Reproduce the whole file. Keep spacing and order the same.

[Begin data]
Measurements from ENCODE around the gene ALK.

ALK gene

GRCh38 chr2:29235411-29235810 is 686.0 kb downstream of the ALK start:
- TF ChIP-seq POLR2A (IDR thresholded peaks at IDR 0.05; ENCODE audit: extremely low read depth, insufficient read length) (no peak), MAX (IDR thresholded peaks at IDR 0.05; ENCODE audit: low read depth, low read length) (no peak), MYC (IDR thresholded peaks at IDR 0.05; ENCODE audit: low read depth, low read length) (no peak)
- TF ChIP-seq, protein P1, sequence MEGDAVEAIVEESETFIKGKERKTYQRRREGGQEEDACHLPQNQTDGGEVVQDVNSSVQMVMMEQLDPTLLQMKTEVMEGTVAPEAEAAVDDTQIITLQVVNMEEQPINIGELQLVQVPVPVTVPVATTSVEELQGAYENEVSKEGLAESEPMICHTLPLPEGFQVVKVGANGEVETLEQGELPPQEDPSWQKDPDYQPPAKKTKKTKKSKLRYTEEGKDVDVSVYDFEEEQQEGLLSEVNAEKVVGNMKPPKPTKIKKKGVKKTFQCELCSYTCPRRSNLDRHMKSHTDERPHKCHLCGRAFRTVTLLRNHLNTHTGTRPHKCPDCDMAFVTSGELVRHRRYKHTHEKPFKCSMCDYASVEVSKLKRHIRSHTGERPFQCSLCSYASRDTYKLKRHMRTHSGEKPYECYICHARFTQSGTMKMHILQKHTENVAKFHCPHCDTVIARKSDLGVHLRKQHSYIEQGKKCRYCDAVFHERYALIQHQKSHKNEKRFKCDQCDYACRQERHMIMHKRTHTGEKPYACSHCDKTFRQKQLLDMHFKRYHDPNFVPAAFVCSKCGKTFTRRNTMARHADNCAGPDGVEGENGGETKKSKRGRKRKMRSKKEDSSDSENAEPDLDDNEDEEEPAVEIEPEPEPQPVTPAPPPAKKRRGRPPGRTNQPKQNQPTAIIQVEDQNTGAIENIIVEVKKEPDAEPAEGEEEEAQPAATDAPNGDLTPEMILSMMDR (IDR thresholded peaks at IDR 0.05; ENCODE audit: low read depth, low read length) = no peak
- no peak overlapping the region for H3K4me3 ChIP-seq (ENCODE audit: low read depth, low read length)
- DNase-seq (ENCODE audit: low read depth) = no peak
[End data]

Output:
Measurements from ENCODE around the gene ALK.

ALK gene

GRCh38 chr2:29235411-29235810 is 686.0 kb downstream of the ALK start:
- TF ChIP-seq POLR2A (IDR thresholded peaks at IDR 0.05; ENCODE audit: extremely low read depth, insufficient read length) (no peak), MAX (IDR thresholded peaks at IDR 0.05; ENCODE audit: low read depth, low read length) (no peak), MYC (IDR thresholded peaks at IDR 0.05; ENCODE audit: low read depth, low read length) (no peak)
- TF ChIP-seq, protein P1, sequence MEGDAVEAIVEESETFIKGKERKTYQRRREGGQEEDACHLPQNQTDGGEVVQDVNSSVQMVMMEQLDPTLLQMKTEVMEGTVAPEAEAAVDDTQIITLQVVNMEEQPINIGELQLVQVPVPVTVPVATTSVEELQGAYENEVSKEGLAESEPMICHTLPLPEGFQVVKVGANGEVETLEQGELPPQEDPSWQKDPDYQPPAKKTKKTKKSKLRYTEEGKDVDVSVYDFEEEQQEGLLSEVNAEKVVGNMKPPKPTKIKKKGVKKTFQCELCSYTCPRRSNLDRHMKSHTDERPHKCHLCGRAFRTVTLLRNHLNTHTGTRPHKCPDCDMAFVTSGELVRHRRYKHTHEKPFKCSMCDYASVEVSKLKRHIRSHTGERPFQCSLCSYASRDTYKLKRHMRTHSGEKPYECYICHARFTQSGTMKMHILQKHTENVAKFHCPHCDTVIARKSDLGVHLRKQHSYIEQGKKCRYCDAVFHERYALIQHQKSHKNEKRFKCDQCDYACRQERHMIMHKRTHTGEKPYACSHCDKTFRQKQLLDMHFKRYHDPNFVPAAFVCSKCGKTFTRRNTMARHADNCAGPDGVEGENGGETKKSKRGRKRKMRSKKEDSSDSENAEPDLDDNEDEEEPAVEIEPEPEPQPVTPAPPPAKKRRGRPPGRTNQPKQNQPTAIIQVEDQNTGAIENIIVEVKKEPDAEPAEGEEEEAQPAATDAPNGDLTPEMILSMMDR (IDR thresholded peaks at IDR 0.05; ENCODE audit: low read depth, low read length) = no peak
- no peak overlapping the region for H3K4me3 ChIP-seq (ENCODE audit: low read depth, low read length)
- DNase-seq (ENCODE audit: low read depth) = no peak